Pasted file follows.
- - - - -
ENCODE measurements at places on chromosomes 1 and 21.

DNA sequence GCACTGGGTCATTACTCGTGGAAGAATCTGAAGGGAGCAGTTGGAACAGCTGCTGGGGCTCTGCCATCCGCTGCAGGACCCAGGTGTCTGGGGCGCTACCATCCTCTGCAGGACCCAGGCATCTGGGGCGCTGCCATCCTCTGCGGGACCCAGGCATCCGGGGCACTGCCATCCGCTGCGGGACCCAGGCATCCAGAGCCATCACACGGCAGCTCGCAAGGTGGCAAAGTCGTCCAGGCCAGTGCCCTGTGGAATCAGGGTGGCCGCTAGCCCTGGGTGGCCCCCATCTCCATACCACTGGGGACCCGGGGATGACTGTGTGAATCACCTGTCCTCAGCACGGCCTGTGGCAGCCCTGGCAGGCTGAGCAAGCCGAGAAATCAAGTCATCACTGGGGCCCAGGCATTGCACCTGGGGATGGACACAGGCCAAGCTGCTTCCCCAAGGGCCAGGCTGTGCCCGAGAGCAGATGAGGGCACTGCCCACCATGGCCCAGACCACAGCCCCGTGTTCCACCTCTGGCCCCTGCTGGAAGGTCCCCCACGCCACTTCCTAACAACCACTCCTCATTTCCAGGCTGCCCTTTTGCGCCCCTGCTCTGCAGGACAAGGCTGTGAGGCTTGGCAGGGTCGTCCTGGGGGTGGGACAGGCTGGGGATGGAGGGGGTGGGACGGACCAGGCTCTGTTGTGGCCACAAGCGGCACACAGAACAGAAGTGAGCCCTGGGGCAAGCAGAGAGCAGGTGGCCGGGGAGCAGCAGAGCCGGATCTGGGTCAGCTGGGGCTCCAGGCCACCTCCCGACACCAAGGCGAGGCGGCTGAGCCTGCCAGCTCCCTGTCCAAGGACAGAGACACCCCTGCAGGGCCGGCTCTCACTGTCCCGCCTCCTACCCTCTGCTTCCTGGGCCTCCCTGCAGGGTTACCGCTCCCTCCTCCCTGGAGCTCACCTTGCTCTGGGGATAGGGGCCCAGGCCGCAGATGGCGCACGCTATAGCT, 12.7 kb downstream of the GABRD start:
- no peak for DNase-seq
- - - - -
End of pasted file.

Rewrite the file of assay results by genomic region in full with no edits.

ENCODE measurements at places on chromosomes 1 and 21.

DNA sequence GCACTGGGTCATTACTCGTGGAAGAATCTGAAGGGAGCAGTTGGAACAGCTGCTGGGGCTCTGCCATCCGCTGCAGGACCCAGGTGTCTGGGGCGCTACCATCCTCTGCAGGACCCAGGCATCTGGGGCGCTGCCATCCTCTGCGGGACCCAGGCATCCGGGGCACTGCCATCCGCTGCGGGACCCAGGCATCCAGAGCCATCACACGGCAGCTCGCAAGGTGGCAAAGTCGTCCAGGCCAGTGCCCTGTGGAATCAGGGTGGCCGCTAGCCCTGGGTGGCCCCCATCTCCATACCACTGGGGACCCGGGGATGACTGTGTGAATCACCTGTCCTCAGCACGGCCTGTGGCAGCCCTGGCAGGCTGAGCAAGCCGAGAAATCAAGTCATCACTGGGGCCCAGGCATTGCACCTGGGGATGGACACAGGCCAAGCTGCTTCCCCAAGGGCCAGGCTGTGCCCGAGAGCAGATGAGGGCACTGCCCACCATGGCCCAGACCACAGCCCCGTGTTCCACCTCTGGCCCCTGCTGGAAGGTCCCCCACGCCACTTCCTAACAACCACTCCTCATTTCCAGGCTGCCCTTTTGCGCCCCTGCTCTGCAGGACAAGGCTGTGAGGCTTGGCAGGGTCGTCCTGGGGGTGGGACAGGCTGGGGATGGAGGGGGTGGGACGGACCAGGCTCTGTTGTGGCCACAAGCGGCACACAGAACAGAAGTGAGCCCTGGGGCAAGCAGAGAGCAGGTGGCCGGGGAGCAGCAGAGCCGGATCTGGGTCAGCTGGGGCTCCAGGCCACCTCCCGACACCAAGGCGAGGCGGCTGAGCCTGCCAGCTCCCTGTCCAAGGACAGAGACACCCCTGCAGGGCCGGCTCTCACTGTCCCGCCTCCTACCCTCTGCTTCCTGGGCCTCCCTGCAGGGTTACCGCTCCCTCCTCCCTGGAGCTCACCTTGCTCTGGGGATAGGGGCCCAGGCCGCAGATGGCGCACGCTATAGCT, 12.7 kb downstream of the GABRD start:
- no peak for DNase-seq